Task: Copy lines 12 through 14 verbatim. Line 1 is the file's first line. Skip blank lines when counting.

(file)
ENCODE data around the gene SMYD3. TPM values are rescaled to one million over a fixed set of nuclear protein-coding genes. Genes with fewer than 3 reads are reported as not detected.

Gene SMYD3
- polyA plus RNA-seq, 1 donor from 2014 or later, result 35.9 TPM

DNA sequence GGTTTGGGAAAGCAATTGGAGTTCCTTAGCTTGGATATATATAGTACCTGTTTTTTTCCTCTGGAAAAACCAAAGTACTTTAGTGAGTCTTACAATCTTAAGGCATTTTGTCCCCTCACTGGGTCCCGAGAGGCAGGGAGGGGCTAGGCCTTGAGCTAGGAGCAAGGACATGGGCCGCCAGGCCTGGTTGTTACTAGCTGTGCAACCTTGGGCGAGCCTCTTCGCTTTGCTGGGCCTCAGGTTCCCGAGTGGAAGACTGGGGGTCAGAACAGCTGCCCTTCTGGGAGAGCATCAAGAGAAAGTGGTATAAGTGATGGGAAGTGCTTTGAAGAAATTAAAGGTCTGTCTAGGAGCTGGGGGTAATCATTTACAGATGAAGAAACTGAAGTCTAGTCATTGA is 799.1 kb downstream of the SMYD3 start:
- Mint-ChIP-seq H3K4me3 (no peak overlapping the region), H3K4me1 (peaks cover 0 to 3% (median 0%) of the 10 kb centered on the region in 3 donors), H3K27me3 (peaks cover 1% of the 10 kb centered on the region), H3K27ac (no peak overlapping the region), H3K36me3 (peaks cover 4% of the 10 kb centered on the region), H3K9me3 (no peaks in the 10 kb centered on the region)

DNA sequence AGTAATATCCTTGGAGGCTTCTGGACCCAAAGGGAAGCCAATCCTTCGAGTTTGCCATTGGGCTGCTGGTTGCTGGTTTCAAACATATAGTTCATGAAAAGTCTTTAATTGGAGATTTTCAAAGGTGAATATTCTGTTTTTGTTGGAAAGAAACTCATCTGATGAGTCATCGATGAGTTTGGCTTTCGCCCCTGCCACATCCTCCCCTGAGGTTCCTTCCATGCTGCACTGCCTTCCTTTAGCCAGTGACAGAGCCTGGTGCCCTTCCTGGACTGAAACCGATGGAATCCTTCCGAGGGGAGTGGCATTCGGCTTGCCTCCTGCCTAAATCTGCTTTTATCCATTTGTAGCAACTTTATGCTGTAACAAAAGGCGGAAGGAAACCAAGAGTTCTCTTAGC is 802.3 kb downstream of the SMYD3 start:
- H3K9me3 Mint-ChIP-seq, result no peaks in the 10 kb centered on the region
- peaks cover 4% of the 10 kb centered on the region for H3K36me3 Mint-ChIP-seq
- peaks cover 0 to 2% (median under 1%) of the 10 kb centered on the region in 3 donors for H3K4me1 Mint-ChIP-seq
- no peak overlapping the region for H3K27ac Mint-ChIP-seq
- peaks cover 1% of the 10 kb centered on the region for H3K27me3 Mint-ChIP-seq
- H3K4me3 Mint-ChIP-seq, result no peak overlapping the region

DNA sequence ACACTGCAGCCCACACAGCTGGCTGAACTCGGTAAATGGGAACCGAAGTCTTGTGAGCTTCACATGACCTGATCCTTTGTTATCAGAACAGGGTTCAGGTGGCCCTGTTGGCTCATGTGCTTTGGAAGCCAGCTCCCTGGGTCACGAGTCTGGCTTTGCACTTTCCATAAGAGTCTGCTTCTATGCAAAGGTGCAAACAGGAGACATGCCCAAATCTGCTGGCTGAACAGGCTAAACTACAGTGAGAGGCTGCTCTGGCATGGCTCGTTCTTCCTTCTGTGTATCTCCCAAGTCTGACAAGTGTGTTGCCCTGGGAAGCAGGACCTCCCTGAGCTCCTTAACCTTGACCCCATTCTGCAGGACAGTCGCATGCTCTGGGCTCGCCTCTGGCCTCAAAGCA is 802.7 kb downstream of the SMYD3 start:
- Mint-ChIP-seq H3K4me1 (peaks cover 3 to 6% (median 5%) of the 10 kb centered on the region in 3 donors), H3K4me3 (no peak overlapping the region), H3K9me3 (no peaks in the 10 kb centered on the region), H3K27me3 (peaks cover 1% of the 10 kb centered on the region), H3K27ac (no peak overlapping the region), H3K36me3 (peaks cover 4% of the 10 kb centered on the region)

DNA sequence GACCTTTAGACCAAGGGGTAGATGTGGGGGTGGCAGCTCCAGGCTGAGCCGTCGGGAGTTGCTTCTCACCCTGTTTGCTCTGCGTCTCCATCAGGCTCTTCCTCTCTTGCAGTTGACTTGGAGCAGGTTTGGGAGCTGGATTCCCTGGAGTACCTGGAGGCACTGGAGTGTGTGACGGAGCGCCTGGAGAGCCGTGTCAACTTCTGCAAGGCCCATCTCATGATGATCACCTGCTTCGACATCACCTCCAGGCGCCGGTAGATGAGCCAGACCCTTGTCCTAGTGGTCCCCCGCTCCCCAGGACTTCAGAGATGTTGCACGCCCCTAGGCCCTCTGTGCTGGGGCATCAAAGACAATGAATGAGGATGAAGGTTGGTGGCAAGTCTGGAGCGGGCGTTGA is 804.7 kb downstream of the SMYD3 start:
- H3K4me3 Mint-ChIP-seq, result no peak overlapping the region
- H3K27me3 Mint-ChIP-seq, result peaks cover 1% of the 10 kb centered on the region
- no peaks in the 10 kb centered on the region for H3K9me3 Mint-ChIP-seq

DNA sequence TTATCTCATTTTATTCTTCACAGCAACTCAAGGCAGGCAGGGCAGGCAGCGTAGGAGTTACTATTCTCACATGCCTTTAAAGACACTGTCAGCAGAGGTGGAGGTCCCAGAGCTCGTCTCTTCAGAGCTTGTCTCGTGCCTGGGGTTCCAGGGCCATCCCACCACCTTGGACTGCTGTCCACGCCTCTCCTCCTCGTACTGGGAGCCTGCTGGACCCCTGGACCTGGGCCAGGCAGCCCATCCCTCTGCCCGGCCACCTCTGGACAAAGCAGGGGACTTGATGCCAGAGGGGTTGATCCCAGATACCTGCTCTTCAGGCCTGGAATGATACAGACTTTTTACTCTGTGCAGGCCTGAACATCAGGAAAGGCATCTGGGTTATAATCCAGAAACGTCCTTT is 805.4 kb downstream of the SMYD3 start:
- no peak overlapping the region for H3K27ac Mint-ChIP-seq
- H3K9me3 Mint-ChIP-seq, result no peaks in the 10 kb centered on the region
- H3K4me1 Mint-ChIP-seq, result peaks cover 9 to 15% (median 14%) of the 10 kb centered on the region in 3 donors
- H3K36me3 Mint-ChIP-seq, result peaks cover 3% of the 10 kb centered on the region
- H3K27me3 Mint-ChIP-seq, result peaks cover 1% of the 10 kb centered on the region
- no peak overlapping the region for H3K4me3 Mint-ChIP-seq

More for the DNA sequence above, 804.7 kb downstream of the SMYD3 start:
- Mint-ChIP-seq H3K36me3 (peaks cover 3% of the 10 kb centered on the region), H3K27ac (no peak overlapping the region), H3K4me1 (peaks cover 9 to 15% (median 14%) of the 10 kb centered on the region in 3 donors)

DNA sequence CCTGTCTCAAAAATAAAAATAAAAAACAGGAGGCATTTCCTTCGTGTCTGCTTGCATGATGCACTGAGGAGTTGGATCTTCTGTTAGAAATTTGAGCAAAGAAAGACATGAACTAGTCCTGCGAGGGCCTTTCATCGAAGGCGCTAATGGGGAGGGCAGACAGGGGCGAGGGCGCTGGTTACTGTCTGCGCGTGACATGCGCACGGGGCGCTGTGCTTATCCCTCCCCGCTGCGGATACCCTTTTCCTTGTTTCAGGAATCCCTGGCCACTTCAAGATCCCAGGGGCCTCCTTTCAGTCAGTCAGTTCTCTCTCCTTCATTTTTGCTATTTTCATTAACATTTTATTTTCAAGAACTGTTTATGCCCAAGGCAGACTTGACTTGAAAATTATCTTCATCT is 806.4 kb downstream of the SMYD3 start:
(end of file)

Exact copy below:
- H3K4me3 Mint-ChIP-seq, result no peak overlapping the region

DNA sequence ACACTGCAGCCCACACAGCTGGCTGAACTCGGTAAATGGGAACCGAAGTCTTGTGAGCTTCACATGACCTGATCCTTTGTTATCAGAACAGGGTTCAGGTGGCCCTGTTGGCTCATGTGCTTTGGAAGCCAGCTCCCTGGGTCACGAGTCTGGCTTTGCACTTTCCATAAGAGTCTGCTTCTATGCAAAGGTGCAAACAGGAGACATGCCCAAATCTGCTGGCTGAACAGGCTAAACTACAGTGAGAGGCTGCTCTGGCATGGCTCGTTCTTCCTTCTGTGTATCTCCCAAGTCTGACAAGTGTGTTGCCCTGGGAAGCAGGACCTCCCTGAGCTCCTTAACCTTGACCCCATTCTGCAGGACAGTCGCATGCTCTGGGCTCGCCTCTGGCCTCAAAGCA is 802.7 kb downstream of the SMYD3 start:
- Mint-ChIP-seq H3K4me1 (peaks cover 3 to 6% (median 5%) of the 10 kb centered on the region in 3 donors), H3K4me3 (no peak overlapping the region), H3K9me3 (no peaks in the 10 kb centered on the region), H3K27me3 (peaks cover 1% of the 10 kb centered on the region), H3K27ac (no peak overlapping the region), H3K36me3 (peaks cover 4% of the 10 kb centered on the region)